Flotsam Crab Planes cyaneus

We do not have many records of them, mainly at home and also one obs from Anawhata Beach recorded by @jacqui-nz

Something new to look out for :)

Posted on March 23, 2018 02:44 by tangatawhenua tangatawhenua | 1 comments | Leave a comment

March 14, 2018

Blue Fleet Monitoring Southern Africa

How exciting! Here is another Blue Fleet project that monitors what lands where in Southern Africa.

Blue Community (s Afr)

It is interesting to see that the most observed species in both projects is the bluebottle, but the rest of the top 5 are in a different order with our Janthina exigua (number 4 on our list) not recorded in that project, or anywhere else in the world apart from our little country :)

However, they do have the Argonaut in their project, so I will have to do more research and if that is a part of the Blue Fleet I can add in the 9 obs we already have recorded of the Knobby Argonaut (Argonauta nodosa) found in NZ. Would you say that is a part of the Blue Fleet @clinton?

Posted on March 14, 2018 11:09 by tangatawhenua tangatawhenua | 2 comments | Leave a comment

October 14, 2017

Mass Washups of By the Wind Sailors

It seems that at the moment there are mass washups of By the Wind Sailors on the West Coast of New Zealand.

- 7 Oct 2017, Foxton - https://inaturalist.nz/observations/8287955
- 14 October 2017, Rahotu Beach - https://inaturalist.nz/observations/8395636

One week to travel from Foxton to Rahotu or a different event?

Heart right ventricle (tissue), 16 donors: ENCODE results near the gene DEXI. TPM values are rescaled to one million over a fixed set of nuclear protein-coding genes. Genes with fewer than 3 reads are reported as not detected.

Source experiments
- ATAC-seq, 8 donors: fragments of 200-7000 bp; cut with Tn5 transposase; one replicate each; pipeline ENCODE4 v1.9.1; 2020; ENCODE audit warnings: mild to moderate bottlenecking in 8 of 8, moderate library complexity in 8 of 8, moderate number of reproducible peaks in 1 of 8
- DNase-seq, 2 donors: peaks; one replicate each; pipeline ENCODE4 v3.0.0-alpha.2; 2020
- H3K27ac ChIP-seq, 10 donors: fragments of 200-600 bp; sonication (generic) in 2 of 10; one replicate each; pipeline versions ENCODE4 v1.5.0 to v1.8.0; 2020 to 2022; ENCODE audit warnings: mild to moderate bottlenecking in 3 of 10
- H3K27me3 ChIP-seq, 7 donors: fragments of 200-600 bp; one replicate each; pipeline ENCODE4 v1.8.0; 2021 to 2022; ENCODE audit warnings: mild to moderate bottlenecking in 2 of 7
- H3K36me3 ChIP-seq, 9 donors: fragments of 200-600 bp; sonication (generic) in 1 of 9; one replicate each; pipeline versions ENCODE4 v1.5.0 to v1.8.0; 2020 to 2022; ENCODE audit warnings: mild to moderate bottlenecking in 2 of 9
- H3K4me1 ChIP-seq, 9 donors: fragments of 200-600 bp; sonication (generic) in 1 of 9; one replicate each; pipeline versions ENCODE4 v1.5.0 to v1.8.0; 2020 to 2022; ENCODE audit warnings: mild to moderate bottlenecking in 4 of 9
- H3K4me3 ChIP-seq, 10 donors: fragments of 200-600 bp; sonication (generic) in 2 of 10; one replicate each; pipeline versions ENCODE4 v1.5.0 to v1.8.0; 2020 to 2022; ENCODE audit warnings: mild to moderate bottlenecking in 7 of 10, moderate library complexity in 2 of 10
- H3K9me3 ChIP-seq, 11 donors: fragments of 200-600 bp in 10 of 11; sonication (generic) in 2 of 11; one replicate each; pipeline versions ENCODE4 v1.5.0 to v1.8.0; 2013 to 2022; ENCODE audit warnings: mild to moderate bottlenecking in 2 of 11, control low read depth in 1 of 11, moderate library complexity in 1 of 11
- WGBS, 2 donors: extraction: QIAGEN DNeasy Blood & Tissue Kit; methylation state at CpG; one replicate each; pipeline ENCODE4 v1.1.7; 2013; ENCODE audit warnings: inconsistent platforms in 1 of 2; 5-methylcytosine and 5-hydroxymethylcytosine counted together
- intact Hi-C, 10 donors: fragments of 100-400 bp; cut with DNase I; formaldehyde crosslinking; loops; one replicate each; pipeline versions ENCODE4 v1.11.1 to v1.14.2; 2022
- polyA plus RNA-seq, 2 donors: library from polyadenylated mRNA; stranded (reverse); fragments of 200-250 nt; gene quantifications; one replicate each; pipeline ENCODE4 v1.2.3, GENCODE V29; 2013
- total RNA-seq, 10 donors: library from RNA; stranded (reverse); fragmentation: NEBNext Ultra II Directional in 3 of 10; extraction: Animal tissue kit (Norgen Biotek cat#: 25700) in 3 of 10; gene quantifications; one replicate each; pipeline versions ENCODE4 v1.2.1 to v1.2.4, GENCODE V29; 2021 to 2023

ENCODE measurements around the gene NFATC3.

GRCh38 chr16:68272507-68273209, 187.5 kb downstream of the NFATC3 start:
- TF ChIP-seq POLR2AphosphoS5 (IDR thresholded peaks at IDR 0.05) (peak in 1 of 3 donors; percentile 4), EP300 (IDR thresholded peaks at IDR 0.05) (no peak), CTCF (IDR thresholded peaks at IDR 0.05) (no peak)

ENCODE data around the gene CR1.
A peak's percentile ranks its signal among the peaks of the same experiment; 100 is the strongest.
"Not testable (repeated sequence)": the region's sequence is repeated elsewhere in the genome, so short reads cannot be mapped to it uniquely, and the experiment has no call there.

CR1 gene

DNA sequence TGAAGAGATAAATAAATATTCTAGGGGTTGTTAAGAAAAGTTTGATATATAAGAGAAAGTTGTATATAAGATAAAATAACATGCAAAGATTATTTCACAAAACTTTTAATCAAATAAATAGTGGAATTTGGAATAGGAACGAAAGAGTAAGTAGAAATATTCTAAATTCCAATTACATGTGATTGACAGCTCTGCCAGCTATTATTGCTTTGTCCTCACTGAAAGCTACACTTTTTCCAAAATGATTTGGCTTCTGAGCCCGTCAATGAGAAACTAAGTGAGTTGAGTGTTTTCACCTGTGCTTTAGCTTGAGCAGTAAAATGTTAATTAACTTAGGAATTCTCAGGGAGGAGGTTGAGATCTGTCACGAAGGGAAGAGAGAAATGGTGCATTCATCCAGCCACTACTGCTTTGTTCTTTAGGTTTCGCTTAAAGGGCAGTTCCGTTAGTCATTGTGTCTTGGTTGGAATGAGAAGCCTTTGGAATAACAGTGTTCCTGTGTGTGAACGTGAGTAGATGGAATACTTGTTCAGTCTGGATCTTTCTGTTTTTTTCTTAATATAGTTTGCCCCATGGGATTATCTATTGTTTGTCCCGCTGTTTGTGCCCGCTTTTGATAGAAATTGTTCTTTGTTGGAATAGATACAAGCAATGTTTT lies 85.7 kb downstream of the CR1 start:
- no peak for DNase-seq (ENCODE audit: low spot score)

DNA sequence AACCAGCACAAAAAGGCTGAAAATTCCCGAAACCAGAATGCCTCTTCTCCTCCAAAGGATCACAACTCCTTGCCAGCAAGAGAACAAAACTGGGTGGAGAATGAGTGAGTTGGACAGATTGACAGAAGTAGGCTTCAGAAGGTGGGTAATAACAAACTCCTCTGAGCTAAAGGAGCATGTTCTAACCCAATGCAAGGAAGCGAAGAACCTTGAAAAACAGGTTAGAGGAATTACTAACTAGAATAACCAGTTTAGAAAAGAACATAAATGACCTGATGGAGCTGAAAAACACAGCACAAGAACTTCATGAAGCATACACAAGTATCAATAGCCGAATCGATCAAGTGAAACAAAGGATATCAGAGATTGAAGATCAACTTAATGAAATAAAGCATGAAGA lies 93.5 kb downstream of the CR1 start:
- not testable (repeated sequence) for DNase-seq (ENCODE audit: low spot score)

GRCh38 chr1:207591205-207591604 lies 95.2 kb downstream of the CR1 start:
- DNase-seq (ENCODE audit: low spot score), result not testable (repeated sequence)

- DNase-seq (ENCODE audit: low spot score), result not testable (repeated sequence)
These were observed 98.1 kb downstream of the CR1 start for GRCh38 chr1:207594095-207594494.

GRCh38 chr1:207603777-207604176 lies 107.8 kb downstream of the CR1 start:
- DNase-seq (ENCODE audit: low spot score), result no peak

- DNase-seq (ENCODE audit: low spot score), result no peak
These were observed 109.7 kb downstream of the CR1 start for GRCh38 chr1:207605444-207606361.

13 October 2017, NZ Herald reports of lots in Greymouth but the article does not say what day this occured.

There is also a Project Assessment Tool buried in here that I have been playing with

Feel free to add any comments to help us keep track of the Blue Fleet :)

Posted on October 14, 2017 08:05 by tangatawhenua tangatawhenua | 0 comments | Leave a comment

October 11, 2017

Blue Fleet Challange - Find Any 3 in 1 Day

While adding the blue fleet species I saw an interesting comment on one obs Fun, so 3 of the Blue Fleet in the one little bay on the same day so I thought I would highlight that as a fun challange for us!

I often see the blue bottles and by the wind sailors on one day and the next one with the most obs is the Violet Sea-Snail (Janthina janthina) so that would probably be the easiest to find when you see the other 2! The Janthina janthina on the banner is a live one so they probably will not look like that.

When you do find any 3 in 1 day, add that info in the comments of this post so we all know :)

Happy hunting!

Posted on October 11, 2017 12:52 by tangatawhenua tangatawhenua | 3 comments | Leave a comment

October 08, 2017

The Blue Fleet

The blue fleet is a term coined by Sir Alistair Hardy to describe a community of creatures that float around in the oceans including the bluebottles, sea swallows, violet snails, blue buttons and by the wind sailors. Most people who frequent a beach would have come across at least some of them, probably the bluebottles or the by the wind sailors.

All of these creatures float around on the oceans with the sea swallows feeding on most of them. The venom of the blue bottles do not affect the sea swallows as they eat the tentacles and use the toxins as their own defense, making them more dangerous than the blue bottles!

This project only allows the following obs to be added
- Physalia physalis - Blue bottle
- Porpita porpita - Blue button
- Glaucus atlanticus - Sea swallow
- Velella velella - By the wind sailor
- Janthina janthina - violet sea snail
- Recluzia rollandiana

The banner for this project shows all of these critters.

Posted on October 08, 2017 02:07 by tangatawhenua tangatawhenua | 9 comments | Leave a comment

First Full Blue Fleet NZ Record 11 February 2016

Our first full blue fleet record on Nature Watch is the 11 February 2016.

Read all about it in the journal post The Blue Fleet Has Landed at Otaipango

Posted on October 08, 2017 02:01 by tangatawhenua tangatawhenua | 0 comments | Leave a comment